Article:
Drinking soda is linked to obesity - but a new study claims not in ways that should increase taxes on it.

A study by Northwestern University looked on whether food taxes decrease the risk of heart disease and other obesity related problems and found that it didn't in ways that policymakers have said.

Ketan Patel, a doctoral student in economics says that "It's possible that a tax on soda would help people who are normal weight or overweight from becoming obese, for those who are already obese, a soda tax doesn't look like it would be effective. It turns out that obese consumers have a strong preference for diet soda."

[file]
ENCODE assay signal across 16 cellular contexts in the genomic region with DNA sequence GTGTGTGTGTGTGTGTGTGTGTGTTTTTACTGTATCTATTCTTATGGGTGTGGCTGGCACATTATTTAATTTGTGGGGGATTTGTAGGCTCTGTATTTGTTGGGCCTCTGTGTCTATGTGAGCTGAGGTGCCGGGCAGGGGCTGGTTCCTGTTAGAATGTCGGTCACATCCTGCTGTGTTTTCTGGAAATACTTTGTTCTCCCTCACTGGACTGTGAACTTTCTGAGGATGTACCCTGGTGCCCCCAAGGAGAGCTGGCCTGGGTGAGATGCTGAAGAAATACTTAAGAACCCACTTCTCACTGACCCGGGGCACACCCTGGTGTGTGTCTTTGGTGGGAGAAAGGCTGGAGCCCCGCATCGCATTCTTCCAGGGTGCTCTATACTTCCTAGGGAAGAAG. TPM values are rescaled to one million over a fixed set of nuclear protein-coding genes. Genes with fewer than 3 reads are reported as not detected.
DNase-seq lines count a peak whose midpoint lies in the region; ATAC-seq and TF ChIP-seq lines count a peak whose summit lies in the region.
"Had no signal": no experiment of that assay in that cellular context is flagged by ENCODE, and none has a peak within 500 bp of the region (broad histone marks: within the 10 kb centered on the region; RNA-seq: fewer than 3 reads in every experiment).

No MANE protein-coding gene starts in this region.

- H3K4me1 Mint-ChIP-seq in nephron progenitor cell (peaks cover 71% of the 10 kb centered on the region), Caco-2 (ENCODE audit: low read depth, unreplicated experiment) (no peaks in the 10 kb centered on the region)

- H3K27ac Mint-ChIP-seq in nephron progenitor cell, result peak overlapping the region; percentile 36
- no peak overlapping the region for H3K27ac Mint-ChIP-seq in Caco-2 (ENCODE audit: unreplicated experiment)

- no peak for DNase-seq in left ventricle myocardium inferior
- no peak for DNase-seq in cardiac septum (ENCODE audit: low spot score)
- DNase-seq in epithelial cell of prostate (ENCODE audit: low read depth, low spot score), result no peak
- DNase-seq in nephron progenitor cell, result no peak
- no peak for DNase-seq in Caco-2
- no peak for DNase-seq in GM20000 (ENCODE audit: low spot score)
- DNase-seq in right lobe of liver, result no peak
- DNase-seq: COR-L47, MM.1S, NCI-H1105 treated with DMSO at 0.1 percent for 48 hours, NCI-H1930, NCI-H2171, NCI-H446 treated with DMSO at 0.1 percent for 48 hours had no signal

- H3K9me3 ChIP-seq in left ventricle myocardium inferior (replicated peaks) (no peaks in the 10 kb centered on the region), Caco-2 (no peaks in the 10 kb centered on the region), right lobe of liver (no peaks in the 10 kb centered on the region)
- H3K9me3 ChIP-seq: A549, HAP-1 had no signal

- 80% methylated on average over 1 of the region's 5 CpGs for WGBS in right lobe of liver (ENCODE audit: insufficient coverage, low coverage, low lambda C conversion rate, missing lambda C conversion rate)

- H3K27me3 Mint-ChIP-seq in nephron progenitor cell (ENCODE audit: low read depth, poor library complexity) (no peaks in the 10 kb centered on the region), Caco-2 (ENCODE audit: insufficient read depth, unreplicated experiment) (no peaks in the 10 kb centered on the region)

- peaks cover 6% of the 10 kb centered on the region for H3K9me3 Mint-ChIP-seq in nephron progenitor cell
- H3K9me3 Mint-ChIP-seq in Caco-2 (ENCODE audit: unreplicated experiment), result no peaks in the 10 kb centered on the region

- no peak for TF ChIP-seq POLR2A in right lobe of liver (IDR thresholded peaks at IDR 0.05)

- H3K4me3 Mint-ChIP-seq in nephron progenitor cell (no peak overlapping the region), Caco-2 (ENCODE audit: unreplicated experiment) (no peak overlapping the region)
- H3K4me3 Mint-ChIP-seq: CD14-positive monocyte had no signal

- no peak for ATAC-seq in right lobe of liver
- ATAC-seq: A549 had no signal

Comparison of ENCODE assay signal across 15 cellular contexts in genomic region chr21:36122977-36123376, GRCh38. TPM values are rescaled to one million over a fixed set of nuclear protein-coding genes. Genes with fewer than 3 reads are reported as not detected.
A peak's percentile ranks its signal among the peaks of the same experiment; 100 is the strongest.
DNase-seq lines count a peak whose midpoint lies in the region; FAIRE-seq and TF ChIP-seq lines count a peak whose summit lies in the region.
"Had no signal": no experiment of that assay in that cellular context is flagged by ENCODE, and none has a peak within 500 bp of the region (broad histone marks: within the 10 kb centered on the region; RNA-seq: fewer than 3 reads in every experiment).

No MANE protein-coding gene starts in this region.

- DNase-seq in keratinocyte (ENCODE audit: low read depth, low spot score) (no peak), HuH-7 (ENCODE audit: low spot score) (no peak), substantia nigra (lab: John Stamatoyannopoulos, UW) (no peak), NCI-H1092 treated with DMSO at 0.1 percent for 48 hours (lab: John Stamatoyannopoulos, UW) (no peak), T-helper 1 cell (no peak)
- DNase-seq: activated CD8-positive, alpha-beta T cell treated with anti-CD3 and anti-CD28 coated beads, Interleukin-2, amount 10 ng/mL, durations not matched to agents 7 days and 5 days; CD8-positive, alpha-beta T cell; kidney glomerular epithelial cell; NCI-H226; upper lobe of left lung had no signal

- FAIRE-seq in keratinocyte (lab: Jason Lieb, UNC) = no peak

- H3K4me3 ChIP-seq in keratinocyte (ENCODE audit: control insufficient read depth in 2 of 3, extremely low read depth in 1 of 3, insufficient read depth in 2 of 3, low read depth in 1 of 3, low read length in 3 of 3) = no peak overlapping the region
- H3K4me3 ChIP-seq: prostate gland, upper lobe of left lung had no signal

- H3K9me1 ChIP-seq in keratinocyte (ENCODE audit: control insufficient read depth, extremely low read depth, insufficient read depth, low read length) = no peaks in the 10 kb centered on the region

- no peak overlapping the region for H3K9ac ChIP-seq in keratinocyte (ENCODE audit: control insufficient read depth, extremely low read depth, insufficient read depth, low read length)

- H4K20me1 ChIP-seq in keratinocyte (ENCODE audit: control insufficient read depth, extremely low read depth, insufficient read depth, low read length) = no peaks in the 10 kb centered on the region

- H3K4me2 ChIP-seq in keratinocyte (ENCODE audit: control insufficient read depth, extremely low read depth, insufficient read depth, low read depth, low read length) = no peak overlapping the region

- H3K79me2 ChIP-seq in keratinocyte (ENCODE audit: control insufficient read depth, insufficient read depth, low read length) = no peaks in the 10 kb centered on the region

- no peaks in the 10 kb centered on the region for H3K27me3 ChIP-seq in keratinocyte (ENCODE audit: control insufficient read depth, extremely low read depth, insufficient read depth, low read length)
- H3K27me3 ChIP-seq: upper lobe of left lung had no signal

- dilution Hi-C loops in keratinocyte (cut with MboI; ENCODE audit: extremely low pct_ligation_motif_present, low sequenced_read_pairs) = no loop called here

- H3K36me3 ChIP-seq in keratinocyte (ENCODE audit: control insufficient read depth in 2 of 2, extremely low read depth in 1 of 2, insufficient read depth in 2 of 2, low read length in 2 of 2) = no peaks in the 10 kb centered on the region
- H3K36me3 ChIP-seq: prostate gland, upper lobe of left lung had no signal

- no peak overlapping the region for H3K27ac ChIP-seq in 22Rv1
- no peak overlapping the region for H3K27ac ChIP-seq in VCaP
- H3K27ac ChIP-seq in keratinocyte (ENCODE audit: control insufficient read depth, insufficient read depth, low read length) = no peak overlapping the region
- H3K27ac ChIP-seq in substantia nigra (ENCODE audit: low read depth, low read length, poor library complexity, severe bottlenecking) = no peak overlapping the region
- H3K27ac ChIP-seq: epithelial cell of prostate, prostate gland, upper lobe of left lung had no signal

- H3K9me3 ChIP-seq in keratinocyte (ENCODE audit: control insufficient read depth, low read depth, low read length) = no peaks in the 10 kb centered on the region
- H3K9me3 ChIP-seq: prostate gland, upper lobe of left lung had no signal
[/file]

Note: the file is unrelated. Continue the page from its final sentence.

A proposal by the Illinois Senate would raise a penny an ounce on the state but would not apply to diet drinks, whilst hoping to decrease the cost of obesity-related health problems about $150 million.

"The tax would have a positive public health impact by reducing soda beverage consumption and obesity," said an economics professor, Frank J. Chaloupka.

"There's very little funding for those sorts of efforts, so additional revenues could help support efforts that would add to the effect of the tax and reduce obesity." he added.

By taxing a penny an ounce, Frank hopes that 45,000 fewer children will suffer obese diseases, and that 140,000 or so fewer obese adults would suffer the disease.

His research also shows that the amount of expenditure on obese people would fall by $150 million.

His study can be found here.